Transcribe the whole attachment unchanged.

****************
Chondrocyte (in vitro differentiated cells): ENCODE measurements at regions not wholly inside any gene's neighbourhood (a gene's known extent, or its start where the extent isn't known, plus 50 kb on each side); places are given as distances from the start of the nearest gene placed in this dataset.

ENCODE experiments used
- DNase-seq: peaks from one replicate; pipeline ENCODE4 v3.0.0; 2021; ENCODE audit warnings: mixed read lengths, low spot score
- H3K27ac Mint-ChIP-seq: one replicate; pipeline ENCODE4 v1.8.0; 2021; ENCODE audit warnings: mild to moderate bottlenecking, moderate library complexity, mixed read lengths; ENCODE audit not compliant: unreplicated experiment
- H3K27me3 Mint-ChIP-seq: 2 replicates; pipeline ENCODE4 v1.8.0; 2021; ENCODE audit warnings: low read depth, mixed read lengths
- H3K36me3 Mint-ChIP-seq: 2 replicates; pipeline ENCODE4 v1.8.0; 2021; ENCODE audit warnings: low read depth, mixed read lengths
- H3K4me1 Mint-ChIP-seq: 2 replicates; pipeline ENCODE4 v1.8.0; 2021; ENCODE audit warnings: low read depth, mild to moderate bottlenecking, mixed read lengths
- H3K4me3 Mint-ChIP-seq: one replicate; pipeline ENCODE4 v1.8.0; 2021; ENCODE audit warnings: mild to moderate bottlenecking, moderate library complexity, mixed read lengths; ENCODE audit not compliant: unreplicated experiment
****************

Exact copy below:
Chondrocyte (in vitro differentiated cells): ENCODE measurements at regions not wholly inside any gene's neighbourhood (a gene's known extent, or its start where the extent isn't known, plus 50 kb on each side); places are given as distances from the start of the nearest gene placed in this dataset.

ENCODE experiments used
- DNase-seq: peaks from one replicate; pipeline ENCODE4 v3.0.0; 2021; ENCODE audit warnings: mixed read lengths, low spot score
- H3K27ac Mint-ChIP-seq: one replicate; pipeline ENCODE4 v1.8.0; 2021; ENCODE audit warnings: mild to moderate bottlenecking, moderate library complexity, mixed read lengths; ENCODE audit not compliant: unreplicated experiment
- H3K27me3 Mint-ChIP-seq: 2 replicates; pipeline ENCODE4 v1.8.0; 2021; ENCODE audit warnings: low read depth, mixed read lengths
- H3K36me3 Mint-ChIP-seq: 2 replicates; pipeline ENCODE4 v1.8.0; 2021; ENCODE audit warnings: low read depth, mixed read lengths
- H3K4me1 Mint-ChIP-seq: 2 replicates; pipeline ENCODE4 v1.8.0; 2021; ENCODE audit warnings: low read depth, mild to moderate bottlenecking, mixed read lengths
- H3K4me3 Mint-ChIP-seq: one replicate; pipeline ENCODE4 v1.8.0; 2021; ENCODE audit warnings: mild to moderate bottlenecking, moderate library complexity, mixed read lengths; ENCODE audit not compliant: unreplicated experiment